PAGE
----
Alongside the dull costs which sit on every radio  P & L to this day,  there are a few which furrow a forehead.   Up to £100,000, by year three, was to be spent on musicians, and a similar fee for IBA rental.  Remember, though, that BRMB was pitching to be just a programme contractor; the IBA would transmit the programmes.

What became known as 'local support, was very much in evidence, the applicant had written to hundreds of local groups.  Back then, even that exercise would have taken weeks of effort by the typing pool.
So.  Programmes.  News first.  National content would come from the ‘all London news station’ (identity unknown); and local news would be assembled by seven journalists equipped, I suspect, with heavy UHER tape recorders and shorthand skills.  Their efforts would be supplemented by press, agencies and those lovely ‘stringers’. The research suggested the wisdom of shorter bulletins, broadcast weekdays from 0500- 2000. ‘Modern communication equipment’ such as 'radio-phones' (did they exist yet?) and a 'mobile unit' might be used. Local information would include lost animals, X-ray clinics, chemists' rotas and farming services.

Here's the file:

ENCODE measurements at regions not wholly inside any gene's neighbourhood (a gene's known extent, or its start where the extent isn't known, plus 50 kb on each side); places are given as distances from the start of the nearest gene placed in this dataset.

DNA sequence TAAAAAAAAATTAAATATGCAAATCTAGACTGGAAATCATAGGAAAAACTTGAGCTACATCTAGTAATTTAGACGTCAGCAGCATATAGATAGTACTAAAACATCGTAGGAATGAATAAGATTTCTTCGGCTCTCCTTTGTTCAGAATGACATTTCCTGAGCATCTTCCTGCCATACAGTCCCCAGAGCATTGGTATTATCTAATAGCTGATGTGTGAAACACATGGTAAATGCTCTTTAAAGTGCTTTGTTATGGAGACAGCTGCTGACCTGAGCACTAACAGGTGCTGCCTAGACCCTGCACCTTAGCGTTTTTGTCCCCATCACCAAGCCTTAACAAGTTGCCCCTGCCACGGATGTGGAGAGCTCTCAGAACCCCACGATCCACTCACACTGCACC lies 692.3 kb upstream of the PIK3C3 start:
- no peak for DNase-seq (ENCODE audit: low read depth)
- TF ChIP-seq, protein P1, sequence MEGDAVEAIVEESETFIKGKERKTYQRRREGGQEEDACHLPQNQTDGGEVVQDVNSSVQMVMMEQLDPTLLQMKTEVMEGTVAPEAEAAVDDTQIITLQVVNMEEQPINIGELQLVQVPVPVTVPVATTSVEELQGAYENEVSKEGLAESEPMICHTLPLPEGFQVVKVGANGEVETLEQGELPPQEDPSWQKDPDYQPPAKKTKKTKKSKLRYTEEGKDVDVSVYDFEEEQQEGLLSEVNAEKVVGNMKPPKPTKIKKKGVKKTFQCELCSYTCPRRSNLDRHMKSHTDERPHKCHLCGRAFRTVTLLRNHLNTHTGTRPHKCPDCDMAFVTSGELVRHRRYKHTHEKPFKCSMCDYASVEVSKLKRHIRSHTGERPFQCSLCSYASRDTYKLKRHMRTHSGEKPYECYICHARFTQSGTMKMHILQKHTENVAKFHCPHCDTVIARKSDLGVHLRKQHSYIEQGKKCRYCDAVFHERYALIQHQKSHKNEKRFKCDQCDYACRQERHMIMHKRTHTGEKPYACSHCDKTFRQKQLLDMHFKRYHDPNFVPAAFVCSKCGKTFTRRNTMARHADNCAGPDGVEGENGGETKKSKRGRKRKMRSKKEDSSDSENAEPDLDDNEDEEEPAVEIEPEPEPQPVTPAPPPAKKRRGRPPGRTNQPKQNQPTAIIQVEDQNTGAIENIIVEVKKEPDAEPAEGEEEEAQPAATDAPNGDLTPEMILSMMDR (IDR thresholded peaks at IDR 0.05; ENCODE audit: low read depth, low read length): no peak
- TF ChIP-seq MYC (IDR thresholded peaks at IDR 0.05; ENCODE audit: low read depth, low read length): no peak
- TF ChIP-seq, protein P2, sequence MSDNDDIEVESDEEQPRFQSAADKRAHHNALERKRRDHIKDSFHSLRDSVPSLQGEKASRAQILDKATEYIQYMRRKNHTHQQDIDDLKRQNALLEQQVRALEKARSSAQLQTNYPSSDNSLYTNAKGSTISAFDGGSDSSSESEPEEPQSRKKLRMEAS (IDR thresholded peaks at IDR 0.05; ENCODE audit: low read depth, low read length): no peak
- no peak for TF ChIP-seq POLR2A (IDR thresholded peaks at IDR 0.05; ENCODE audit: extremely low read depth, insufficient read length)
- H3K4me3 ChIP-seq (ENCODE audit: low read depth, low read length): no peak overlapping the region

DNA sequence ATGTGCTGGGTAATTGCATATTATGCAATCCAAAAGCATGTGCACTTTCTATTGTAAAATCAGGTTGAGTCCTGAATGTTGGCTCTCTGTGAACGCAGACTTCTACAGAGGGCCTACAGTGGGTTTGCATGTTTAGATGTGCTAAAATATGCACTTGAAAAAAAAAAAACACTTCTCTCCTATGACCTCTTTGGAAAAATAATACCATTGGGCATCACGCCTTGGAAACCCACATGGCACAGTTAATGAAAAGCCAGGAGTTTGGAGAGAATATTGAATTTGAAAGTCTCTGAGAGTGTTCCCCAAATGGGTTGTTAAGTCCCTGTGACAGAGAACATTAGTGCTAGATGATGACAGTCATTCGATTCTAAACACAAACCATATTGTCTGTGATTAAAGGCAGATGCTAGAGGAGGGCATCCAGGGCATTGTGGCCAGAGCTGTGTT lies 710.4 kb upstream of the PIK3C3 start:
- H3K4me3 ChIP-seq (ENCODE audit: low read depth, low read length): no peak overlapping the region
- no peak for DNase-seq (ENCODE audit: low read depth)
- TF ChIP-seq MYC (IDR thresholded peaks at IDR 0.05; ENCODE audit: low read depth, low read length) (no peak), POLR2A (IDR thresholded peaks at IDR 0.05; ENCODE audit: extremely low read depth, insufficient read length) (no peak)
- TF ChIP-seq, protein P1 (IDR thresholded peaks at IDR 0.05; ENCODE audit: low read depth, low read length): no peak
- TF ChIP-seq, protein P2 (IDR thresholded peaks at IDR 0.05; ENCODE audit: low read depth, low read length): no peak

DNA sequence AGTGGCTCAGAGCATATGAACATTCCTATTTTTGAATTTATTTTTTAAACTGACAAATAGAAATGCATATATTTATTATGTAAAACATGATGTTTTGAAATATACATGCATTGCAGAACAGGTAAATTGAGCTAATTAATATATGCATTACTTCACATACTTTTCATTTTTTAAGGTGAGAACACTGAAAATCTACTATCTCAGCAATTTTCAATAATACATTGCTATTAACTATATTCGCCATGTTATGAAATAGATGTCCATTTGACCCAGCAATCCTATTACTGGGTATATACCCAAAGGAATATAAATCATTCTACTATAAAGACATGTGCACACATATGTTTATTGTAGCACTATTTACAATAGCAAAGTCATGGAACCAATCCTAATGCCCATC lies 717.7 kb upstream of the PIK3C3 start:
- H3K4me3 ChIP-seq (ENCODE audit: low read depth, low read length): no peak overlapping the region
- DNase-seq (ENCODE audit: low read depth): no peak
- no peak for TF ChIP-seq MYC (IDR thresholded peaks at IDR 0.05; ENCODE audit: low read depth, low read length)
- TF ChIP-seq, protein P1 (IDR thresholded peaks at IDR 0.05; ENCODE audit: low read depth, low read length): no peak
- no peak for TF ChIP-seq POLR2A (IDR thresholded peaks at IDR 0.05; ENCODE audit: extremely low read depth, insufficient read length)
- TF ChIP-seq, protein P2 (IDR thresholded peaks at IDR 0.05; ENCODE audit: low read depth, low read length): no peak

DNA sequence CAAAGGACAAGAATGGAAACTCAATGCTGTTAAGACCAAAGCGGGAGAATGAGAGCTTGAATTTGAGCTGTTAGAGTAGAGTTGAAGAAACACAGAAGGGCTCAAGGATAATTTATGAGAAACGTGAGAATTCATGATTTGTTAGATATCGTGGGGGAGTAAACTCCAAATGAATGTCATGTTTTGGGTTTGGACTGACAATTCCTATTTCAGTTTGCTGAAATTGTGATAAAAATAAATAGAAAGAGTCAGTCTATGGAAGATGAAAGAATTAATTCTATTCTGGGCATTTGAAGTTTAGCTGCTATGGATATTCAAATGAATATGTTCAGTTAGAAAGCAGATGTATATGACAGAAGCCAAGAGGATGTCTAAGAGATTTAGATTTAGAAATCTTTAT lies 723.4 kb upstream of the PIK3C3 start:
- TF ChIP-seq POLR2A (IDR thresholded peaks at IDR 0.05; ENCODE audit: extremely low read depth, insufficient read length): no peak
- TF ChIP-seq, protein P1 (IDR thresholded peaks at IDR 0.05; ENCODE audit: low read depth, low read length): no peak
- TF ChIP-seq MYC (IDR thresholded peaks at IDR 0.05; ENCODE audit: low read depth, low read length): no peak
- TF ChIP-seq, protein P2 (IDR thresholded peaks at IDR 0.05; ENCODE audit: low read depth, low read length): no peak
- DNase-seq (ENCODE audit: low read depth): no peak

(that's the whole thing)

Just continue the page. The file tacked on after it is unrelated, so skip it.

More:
This was a sensibly framed application, for its time.  It recognised that listeners no longer ‘sit by their sets in the living room’ and that ‘listeners tune in and out’; it highlighted too the importance of programme consistency; the appeal of music shows, and of focusing attention on daytime.  Its staffing levels were not over-arduous; and it established when it could afford local news and when it would rely on national. It also suggested people would enjoy "ever-increasing leisure time", which maybe it did get wrong.
The application recognised the competition as Radio 1 and Radio 2 (heard largely on medium and long wave, of course, back then).  It suggested it would target listeners from BBC Radio 1, 2, 3, 4, BBC Birmingham and Radio Luxembourg.  UK radio listening was seen as being at lower levels than overseas, apart from in Birmingham, where it sat at normal World levels.  I’ve just reminded Rajar of that.  The research appendix found only 54% of people had access to an FM radio. Mind you, 19% didn't really know.  Tony Blackburn was the most-liked UK 'disc jockey'.  Followed by Jimmy Savile.